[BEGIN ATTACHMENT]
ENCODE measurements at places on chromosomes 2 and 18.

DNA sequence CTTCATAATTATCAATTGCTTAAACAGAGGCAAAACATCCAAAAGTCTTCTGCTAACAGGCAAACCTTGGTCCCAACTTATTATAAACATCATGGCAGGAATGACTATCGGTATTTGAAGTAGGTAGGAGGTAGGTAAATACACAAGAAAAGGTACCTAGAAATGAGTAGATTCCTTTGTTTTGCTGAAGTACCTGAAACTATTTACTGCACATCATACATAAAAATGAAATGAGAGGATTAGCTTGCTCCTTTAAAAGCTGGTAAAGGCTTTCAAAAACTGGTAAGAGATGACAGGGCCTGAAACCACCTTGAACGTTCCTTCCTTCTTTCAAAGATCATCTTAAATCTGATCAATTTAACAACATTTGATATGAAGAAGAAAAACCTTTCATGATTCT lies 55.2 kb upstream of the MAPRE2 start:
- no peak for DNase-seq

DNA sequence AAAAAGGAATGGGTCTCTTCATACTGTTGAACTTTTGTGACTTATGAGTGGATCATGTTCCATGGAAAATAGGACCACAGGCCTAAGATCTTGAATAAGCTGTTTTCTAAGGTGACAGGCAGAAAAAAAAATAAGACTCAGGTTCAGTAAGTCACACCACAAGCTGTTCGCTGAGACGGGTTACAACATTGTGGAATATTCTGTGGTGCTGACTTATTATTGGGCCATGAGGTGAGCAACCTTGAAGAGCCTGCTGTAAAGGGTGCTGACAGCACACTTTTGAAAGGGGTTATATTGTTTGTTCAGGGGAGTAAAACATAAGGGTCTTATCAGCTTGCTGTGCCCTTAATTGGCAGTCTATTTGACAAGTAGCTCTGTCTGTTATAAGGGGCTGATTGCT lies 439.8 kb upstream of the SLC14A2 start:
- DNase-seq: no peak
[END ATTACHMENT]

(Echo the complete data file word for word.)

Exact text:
ENCODE measurements at places on chromosomes 2 and 18.

DNA sequence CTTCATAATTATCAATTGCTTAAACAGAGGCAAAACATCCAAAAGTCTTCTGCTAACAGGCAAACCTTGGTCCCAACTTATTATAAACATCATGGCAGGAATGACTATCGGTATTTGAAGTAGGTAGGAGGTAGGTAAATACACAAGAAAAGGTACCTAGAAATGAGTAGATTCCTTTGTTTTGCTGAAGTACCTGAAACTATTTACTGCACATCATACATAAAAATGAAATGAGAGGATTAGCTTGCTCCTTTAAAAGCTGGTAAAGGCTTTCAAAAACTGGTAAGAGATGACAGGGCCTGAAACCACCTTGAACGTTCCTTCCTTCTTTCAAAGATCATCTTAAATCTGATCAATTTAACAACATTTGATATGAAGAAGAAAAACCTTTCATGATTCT lies 55.2 kb upstream of the MAPRE2 start:
- no peak for DNase-seq

DNA sequence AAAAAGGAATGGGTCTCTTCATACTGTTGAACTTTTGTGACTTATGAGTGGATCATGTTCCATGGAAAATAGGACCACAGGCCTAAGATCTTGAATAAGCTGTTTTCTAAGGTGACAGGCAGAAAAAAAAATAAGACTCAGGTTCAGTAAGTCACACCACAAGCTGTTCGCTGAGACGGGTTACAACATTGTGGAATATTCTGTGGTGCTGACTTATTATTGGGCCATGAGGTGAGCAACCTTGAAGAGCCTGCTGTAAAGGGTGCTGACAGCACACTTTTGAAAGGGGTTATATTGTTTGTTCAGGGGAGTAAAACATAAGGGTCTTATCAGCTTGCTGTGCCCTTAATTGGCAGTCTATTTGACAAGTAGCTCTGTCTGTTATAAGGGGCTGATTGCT lies 439.8 kb upstream of the SLC14A2 start:
- DNase-seq: no peak